This month at The Motley Fool we're committing ourselves to getting back to basics, culminating on September 25 with Worldwide Invest Better Day. With this in mind, my Foolish colleagues and I are opening the floodgates and unleashing vital information to help you invest better. In a previous article, we reviewed stock diversification, a key fundamental of investing. We're taking a look at stock sectors one by one, focusing today on materials.
Elementary, my dear investor
The materials sector includes companies involved in the discovery, production, and processing of raw and synthetic materials like gold, plastics, and steel. Materials companies produce the chemicals, containers, and packaging we use daily -- the plastic in our toothpaste tubes, the copper in our plumbing, and the aluminum in our beer cans are all thanks to this sector.
How the sector performs
As a whole, the sector is considered cyclical, meaning there's less demand for materials goods in a down economy. Generally, the sector sees a boost when the economy shifts from recession to recovery. But, because the sector is so diverse and pervasive, some subsectors have their own cycles. For example, companies that make cans like Alcoa have defensive properties. Meanwhile, demand for products from chemical and agriculture companies like Dow Chemical
Over long spans of time, the sector usually outperforms. During the past decade, the materials sector returned 150% versus 105% for the S&P 500. During a weak economy, the sector usually underperforms slightly. From October 2007 to March 2009, the sector lost roughly 56%, a time when the S&P 500 lost 54%. In the most recent stock market run-up, which commenced March 2009 and is still going, the materials sector returned 130% versus 133% for the S&P 500.
Trends in the materials sector
With the growing middle class in emerging nations like China and India, the world demand for food is increasing. As these developing countries have become wealthier, diets are improving and incorporating more protein like beef and chicken. This is driving agricultural demand, fueling growth for companies like Monsanto and DuPont.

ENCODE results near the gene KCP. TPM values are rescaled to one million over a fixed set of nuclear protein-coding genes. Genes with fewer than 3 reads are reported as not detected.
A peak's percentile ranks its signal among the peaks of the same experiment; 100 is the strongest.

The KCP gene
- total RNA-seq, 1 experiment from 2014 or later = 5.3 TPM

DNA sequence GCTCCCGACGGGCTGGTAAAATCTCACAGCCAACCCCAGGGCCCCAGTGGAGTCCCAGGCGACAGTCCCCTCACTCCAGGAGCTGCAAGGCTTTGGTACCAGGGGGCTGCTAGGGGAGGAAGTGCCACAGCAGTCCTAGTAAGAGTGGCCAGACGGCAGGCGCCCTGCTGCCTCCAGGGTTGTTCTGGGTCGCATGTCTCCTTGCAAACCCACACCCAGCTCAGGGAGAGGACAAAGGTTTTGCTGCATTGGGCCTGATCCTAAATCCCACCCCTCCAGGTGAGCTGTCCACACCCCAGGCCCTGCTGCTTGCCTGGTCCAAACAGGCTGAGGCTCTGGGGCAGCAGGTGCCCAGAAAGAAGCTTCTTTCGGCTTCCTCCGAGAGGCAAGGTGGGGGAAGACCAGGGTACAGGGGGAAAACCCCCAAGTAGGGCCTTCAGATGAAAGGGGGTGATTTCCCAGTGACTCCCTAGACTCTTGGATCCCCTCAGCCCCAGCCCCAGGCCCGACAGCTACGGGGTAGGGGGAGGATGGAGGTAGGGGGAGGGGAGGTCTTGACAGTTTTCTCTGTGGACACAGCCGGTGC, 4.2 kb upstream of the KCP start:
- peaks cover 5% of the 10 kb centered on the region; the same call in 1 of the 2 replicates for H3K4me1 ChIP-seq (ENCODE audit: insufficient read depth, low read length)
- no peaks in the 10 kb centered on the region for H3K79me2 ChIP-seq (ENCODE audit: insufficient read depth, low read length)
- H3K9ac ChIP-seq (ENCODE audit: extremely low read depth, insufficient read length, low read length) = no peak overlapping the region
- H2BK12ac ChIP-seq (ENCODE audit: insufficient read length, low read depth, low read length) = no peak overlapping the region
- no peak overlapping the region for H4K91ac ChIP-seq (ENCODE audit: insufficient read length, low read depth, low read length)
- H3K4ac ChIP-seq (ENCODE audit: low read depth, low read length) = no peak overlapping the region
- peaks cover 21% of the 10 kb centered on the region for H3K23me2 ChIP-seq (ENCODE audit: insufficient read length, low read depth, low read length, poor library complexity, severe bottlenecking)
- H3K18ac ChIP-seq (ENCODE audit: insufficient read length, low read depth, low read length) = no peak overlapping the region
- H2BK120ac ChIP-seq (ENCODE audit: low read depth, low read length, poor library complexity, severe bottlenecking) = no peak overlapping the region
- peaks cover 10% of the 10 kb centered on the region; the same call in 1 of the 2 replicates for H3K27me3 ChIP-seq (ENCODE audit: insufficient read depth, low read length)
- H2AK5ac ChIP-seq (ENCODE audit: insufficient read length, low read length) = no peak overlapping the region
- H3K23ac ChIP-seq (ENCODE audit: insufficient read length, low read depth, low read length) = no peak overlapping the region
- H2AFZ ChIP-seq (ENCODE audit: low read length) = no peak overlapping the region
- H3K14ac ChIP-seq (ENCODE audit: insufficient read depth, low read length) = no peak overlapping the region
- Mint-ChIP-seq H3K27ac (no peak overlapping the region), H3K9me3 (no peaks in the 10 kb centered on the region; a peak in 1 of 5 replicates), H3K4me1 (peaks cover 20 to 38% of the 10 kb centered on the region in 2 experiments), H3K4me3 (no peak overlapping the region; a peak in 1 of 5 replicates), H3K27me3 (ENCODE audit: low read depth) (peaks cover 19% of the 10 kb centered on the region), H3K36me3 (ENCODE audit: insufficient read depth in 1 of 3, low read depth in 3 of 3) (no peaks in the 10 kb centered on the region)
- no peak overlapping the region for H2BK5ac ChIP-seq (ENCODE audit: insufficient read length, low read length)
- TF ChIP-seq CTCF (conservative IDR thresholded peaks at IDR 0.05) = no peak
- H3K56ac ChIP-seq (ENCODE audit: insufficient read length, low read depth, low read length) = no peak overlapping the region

Another driver of agriculture demand is the boom in biofuels. The rising costs of fossil fuels are leading the search for alternative fuel sources, such as ethanol made from corn. Currently, 40% of America's corn crop is used to make fuel for cars. The nation's top ethanol producers, Archer Daniels Midland and privately held POET, are in a good position to benefit from this trend.
With the increased use of gold as a reserve currency, central banks became net buyers of gold in 2010 and boosted global demand to an all-time high last year. This trend is expected to continue, and companies that mine gold, like Newmont Mining and Freeport-McMoRan Copper and Gold
Infrastructure build-out in emerging market nations is also increasing demand for metallurgical coal. Consequently, one of the world's largest iron ore producers Cliffs Natural Resources
A quick and easy way to own the sector
Using the MSCI World Sector Weightings as a benchmark, roughly 5% of your overall stock portfolio should be allocated to the materials sector. If you're looking for an easy way to own the sector, consider a sector-specific exchange-traded fund, or ETF. Sector-specific ETFs like the Materials Select Sector SPDR ETF are helpful when you desire a quick solution.
If you bet wrong in the stock market, it could cost you dearly. Instead, develop a diversified strategy for adding all sectors to your portfolio. That way, regardless of what happens in the market, you'll sleep well at night knowing a portion of your portfolio will prevail.
Join us for more investing basics on our microsite for Worldwide Invest Better Day. On the site, we've posted many great articles aimed at helping you do just that.